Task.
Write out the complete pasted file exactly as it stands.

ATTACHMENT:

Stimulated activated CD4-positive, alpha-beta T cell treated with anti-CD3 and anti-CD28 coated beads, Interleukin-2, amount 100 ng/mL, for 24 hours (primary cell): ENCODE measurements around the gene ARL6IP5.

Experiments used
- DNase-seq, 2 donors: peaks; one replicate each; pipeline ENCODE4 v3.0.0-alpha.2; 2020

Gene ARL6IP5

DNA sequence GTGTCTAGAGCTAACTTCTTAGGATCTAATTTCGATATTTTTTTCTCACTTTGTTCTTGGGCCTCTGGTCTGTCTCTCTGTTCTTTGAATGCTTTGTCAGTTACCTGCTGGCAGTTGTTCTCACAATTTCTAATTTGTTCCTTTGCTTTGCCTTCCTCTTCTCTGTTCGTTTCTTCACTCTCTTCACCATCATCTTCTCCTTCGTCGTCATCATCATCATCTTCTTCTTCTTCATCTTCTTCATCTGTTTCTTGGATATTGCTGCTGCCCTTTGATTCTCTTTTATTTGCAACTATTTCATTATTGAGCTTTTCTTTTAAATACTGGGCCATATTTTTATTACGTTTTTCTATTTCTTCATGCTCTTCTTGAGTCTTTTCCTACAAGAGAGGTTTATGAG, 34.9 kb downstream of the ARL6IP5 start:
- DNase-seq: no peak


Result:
Stimulated activated CD4-positive, alpha-beta T cell treated with anti-CD3 and anti-CD28 coated beads, Interleukin-2, amount 100 ng/mL, for 24 hours (primary cell): ENCODE measurements around the gene ARL6IP5.

Experiments used
- DNase-seq, 2 donors: peaks; one replicate each; pipeline ENCODE4 v3.0.0-alpha.2; 2020

Gene ARL6IP5

DNA sequence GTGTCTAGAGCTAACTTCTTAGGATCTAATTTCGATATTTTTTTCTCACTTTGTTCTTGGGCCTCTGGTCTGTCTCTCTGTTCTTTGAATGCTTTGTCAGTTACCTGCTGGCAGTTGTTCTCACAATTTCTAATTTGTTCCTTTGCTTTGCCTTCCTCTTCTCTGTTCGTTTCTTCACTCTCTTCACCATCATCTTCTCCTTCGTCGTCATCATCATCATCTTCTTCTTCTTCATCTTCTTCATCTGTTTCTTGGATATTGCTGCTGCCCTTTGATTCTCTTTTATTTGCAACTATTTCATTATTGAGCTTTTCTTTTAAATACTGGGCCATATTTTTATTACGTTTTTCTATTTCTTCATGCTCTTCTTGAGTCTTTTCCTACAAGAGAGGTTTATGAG, 34.9 kb downstream of the ARL6IP5 start:
- DNase-seq: no peak